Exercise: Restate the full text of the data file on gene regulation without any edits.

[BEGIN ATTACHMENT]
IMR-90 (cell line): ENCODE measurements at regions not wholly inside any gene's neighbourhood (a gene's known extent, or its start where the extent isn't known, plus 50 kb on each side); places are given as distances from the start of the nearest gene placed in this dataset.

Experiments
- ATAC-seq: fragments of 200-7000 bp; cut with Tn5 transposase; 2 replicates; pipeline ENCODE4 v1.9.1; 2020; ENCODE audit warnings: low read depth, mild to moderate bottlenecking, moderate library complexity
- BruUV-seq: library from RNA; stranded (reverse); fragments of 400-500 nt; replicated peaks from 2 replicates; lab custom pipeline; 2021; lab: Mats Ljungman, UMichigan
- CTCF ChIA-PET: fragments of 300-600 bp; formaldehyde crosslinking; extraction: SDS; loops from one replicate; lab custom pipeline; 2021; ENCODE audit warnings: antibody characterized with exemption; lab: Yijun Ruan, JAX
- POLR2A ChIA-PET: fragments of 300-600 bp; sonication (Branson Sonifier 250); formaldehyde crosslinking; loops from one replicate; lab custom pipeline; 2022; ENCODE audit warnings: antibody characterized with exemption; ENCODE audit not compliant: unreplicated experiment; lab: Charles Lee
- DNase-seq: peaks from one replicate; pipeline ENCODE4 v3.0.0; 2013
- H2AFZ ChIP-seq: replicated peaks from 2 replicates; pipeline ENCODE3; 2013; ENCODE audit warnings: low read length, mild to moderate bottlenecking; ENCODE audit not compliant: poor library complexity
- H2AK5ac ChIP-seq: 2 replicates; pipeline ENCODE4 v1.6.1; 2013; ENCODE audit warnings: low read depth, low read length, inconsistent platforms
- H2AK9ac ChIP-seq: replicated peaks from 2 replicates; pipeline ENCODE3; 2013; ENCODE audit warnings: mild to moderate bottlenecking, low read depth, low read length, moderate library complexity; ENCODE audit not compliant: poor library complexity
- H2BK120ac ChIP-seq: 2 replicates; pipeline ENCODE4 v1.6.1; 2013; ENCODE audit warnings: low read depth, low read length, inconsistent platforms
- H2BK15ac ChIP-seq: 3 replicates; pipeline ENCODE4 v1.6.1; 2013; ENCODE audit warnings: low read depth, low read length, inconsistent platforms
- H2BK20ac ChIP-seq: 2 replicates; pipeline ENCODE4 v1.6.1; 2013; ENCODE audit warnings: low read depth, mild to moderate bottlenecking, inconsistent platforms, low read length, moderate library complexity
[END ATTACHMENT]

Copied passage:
IMR-90 (cell line): ENCODE measurements at regions not wholly inside any gene's neighbourhood (a gene's known extent, or its start where the extent isn't known, plus 50 kb on each side); places are given as distances from the start of the nearest gene placed in this dataset.

Experiments
- ATAC-seq: fragments of 200-7000 bp; cut with Tn5 transposase; 2 replicates; pipeline ENCODE4 v1.9.1; 2020; ENCODE audit warnings: low read depth, mild to moderate bottlenecking, moderate library complexity
- BruUV-seq: library from RNA; stranded (reverse); fragments of 400-500 nt; replicated peaks from 2 replicates; lab custom pipeline; 2021; lab: Mats Ljungman, UMichigan
- CTCF ChIA-PET: fragments of 300-600 bp; formaldehyde crosslinking; extraction: SDS; loops from one replicate; lab custom pipeline; 2021; ENCODE audit warnings: antibody characterized with exemption; lab: Yijun Ruan, JAX
- POLR2A ChIA-PET: fragments of 300-600 bp; sonication (Branson Sonifier 250); formaldehyde crosslinking; loops from one replicate; lab custom pipeline; 2022; ENCODE audit warnings: antibody characterized with exemption; ENCODE audit not compliant: unreplicated experiment; lab: Charles Lee
- DNase-seq: peaks from one replicate; pipeline ENCODE4 v3.0.0; 2013
- H2AFZ ChIP-seq: replicated peaks from 2 replicates; pipeline ENCODE3; 2013; ENCODE audit warnings: low read length, mild to moderate bottlenecking; ENCODE audit not compliant: poor library complexity
- H2AK5ac ChIP-seq: 2 replicates; pipeline ENCODE4 v1.6.1; 2013; ENCODE audit warnings: low read depth, low read length, inconsistent platforms
- H2AK9ac ChIP-seq: replicated peaks from 2 replicates; pipeline ENCODE3; 2013; ENCODE audit warnings: mild to moderate bottlenecking, low read depth, low read length, moderate library complexity; ENCODE audit not compliant: poor library complexity
- H2BK120ac ChIP-seq: 2 replicates; pipeline ENCODE4 v1.6.1; 2013; ENCODE audit warnings: low read depth, low read length, inconsistent platforms
- H2BK15ac ChIP-seq: 3 replicates; pipeline ENCODE4 v1.6.1; 2013; ENCODE audit warnings: low read depth, low read length, inconsistent platforms
- H2BK20ac ChIP-seq: 2 replicates; pipeline ENCODE4 v1.6.1; 2013; ENCODE audit warnings: low read depth, mild to moderate bottlenecking, inconsistent platforms, low read length, moderate library complexity